Beyond all that, I’d expect the top teams — Miami, Clemson, Virginia and Duke — to still be good again in 2019.

Losing Trayvon Mullen is big for Clemson, and with tons of other holes to fill on the line and at linebacker, it’s flown a bit under the radar. But this is also Clemson we’re talking about. There’s ample talent to step in.

Miami returns Trajan Bandy, one of the most underappreciated corners in the country, and brings in an interesting transfer in former USC safety Bubba Bolden. Given the talent on the defense overall and Manny Diaz still pulling the strings, this has a chance to be the ACC’s best secondary.

Duke may have some struggles this year, but it won’t be due to the secondary. The big question — as we wrote about earlier — is whether the talent can translate into more big plays. Getting better push up front would help a lot.

Virginia lost Juan Thornhill, which is a significant blow. He was, arguably, the best DB in the ACC last year. But the defensive front should be a bit better in 2019, which should also help the secondary. It’s a good unit still, but probably a notch below where it was last year (which, FWIW, was borderline elite).

Of the teams outside the “good” category, I think Florida State and Pitt have the best shots to move up. The Panthers return some very good players, Paris Ford has a year of playing time under his belt, and the defensive front, led by Rashad Weaver, should give the DBs some real opportunities to make some big plays.

Boston College is the team I could see falling the farthest. The Eagles lose a lot from the secondary, along with their two best pass rushers up front. Steve Addazio always seems to find a way to have a solid defense, but this feels like a year where A.J. Dillon and the offense are going to have to carry the load.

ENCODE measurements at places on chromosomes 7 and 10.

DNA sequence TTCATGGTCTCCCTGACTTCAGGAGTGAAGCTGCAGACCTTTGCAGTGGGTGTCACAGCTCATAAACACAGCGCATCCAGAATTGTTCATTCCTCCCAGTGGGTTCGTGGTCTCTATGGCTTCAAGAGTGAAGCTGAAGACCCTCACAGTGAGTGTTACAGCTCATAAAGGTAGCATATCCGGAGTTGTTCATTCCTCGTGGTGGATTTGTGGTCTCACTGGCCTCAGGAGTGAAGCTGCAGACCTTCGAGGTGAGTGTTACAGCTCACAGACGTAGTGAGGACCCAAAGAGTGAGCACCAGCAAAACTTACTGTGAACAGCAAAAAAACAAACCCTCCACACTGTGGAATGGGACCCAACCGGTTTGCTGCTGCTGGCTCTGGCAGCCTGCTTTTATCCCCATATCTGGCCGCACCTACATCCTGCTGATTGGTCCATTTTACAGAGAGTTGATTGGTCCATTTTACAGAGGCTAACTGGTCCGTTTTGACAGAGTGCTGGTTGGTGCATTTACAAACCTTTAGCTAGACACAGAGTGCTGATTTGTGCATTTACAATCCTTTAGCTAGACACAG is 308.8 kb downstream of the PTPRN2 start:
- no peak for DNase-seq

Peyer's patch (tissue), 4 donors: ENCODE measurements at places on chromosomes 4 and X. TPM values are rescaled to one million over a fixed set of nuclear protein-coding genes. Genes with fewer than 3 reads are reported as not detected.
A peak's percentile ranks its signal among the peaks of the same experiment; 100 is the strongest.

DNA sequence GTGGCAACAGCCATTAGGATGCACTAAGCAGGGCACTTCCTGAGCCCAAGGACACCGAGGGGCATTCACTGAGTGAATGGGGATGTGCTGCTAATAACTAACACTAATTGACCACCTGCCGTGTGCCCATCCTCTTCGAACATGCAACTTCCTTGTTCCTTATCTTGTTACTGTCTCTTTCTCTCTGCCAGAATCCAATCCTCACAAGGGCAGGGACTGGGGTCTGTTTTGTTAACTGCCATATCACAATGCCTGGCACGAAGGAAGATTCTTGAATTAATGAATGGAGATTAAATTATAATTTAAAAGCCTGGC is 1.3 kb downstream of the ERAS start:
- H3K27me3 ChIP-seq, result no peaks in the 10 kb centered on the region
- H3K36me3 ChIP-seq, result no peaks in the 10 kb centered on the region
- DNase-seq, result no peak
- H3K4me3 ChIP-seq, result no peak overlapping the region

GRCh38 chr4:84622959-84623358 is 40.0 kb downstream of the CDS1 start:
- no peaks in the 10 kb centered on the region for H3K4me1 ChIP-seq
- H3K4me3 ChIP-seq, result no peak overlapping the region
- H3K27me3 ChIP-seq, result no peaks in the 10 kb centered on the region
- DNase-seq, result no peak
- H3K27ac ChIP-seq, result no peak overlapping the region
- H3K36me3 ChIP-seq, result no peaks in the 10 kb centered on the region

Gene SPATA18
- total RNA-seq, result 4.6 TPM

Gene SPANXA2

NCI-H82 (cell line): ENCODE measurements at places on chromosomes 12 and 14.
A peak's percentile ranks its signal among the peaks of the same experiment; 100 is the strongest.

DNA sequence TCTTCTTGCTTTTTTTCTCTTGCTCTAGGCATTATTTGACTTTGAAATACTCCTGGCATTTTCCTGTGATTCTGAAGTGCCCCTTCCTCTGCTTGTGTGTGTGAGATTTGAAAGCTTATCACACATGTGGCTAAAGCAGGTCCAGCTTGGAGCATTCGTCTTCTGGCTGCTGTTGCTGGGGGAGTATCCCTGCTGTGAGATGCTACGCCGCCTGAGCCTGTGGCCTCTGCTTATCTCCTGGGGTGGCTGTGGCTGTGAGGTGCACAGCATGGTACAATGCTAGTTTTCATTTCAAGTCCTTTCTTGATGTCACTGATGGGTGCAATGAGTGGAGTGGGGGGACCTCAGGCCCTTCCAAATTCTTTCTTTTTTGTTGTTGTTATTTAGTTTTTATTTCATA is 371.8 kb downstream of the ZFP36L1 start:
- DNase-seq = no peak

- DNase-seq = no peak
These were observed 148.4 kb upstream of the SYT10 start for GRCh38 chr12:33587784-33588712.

OK, on to the rankings for 2019. These are based in part on last year’s results, in part on who’s been added and who’s left, and in part on my own personal opinion. Am I wrong a lot? You betcha. But that will just give you something to complain about. Note, too, this is simply a 1-14 ranking. So, for example, I think Pitt’s secondary will be vastly improved this year — but still think four other secondaries will be better. In other words, this only shows the unit relative to others in the ACC rather than relative to last year’s performance.

ACC Secondary 2019 Preseason Power Rankings

1. Miami
2. Florida State
3. Clemson
4. Duke
5. Pitt
6. Virginia
7. Wake
8. Syracuse
9. UNC
10. NC State
11 Virginia Tech
12. Boston College
13. Louisville
14. Georgia Tech

Strength of Schedule is the friggin’ worst.

I hate strength of schedule.

It’s not that it’s a meaningless number, of course. It tells us… something. But what is that something? To hear fans and, too often, media discuss it, that something is nearly everything. Without a tough schedule, you can’t be great. But playing a great schedule makes you great, regardless of the outcomes. Or something like that.